09 March 2015

Top 5 Star Trek: The Next Generation Episodes - Worf

I decided it was high time to run down my favorite episodes of Star Trek: The Next Generation, by character. These lists are presented in chronological air date order, rather than any kind of ranking. I arbitrarily restricted each list to five episodes - four and a quarter hours of viewing sans commercials.

Because each list is limited to just five episodes, I excluded two-parters. In the case of Worf, that means no "Redemption" or "Birthright". It was hard to omit the former, because of how central it is to not just Worf, but the political landscape of not just the rest of TNG, but also all of Deep Space Nine. Alas, rules are rules, and that brings me to...

Top Five Episodes Starring
Michael Dorn
as Lieutenant Worf

"The Emissary"
6/26/89 Teleplay by Richard Manning & Hans Beimler, Story by Richard Manning & Hans Beimler and Thomas H. Calder | Directed by Cliff Bole

Not the first Klingon-centric episode of TNG, but certainly the first truly solid such episode - and the first real time that Michael Dorn got to do something other than be the Enterprise's bouncer. We finally get to see some definition to Worf's character. Unlike Spock, who was raised Vulcan and rejected his human heritage, and unlike Data, the android who wished to become human, Worf was raised by humans...and desires to be recognized as a Klingon. It's through his clashes with K'Ehleyr in this episode that we really get to understand how important that is to his self-identity.

"Sins of the Father"
3/19/90 | Teleplay by Ronald D. Moore & W. Reed Moran, Story by Drew Deighan | Directed by Les Landau

By now, we know how deeply rooted in his identity as a Klingon Worf's self-image is. What's the next step in his character arc? Tearing that away from him, of course! I didn't select this episode because it introduces several elements that will have ramifications for years to come, though certainly a case could be made for it on that basis alone. But even if you never see any of the subsequent episodes that connect to this one, it stands solidly all on its own as a compelling character study. Worf is faced with a whopper of a dilemma here. He's furious about being made a sacrificial lamb to accommodate some unseemly political machinations, and we share his outrage. And yet, "For he so loved the Empire, he gave his only begotten, er, family honor."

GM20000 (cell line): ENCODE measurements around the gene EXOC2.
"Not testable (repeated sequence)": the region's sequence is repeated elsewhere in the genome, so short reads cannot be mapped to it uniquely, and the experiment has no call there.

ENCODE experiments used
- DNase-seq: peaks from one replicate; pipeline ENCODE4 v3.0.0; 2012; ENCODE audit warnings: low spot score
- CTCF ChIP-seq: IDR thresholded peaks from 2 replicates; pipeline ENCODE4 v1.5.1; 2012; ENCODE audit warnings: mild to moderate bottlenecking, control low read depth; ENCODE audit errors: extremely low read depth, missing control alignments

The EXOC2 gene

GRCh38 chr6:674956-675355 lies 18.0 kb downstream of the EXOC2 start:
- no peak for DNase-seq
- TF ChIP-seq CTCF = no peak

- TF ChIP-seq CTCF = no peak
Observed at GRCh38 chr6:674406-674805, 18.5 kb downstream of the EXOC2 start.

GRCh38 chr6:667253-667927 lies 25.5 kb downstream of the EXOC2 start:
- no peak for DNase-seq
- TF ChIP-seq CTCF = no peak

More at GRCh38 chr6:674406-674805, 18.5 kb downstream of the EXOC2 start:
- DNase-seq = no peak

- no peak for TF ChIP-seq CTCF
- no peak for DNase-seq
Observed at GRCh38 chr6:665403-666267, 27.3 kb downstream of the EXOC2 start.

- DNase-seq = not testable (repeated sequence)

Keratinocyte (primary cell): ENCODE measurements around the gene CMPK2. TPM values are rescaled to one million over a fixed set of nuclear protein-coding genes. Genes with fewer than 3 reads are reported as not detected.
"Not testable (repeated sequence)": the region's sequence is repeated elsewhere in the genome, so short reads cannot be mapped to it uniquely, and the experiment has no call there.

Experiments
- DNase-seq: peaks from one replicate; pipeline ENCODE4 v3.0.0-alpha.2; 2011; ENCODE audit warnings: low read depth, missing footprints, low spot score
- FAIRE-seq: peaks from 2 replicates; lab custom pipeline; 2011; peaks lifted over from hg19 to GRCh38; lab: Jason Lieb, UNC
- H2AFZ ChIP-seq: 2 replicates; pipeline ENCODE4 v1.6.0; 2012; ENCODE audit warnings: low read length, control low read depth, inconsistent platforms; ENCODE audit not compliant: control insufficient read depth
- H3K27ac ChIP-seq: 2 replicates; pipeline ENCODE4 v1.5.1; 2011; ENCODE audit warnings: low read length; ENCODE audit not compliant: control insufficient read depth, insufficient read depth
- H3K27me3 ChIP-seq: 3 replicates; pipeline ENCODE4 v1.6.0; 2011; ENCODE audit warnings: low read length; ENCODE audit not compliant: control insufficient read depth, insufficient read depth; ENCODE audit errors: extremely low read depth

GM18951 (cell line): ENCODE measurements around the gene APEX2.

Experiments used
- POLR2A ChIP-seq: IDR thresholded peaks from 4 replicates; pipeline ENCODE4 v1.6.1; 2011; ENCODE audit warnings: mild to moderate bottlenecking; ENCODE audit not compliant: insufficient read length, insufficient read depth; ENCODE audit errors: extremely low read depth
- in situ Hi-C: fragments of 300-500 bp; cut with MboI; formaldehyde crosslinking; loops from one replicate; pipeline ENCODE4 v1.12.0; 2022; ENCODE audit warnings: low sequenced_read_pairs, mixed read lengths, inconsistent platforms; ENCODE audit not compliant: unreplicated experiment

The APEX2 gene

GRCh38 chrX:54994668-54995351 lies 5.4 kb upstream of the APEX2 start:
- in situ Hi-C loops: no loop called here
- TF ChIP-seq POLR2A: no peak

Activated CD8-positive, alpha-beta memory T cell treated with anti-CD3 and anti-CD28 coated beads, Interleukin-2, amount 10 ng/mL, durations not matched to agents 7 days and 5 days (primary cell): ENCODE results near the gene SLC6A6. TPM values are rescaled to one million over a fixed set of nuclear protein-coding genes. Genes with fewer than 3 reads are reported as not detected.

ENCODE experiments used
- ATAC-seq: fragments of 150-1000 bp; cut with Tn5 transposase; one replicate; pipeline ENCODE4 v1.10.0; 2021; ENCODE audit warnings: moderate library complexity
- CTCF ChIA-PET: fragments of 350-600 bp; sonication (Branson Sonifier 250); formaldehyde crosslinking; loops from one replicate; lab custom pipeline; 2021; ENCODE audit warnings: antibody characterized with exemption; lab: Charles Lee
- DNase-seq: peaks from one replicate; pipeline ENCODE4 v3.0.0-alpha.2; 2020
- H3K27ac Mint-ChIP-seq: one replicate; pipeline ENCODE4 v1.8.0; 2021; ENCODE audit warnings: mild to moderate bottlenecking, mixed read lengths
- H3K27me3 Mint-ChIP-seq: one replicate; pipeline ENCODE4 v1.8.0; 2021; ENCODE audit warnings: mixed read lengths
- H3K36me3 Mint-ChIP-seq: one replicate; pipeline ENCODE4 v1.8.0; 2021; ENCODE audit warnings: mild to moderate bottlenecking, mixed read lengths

11/5/90 | Teleplay by Thomas Perry & Jo Perry & Ronald D. Moore and Brannon Braga, Story by Drew Deighan & Thomas Perry and Jo Perry | Directed by Jonathan Frakes

I hesitated to include "Reunion". For one thing, it doesn't function as a standalone story quite as much as it is a payoff to both "The Emissary" and "Sins of the Father". It also feels a bit obligatory. There's a lot going on, and I'm not sure how accessible it is on its own. But when I weighed it against other Worf-centric episodes, I concluded it's too important to exclude. K'Ehleyr returns, bringing along Alexander - the product of her liaison with Worf. On top of that, there's the whodunnit mystery of who has poisoned the Chancellor of the Klingon High Council, aiming to seize control of the Empire through his assassination. The climax of the episode, though, is perhaps the definitive event in Worf's entire development, and for that alone "Reunion" is required Worf viewing.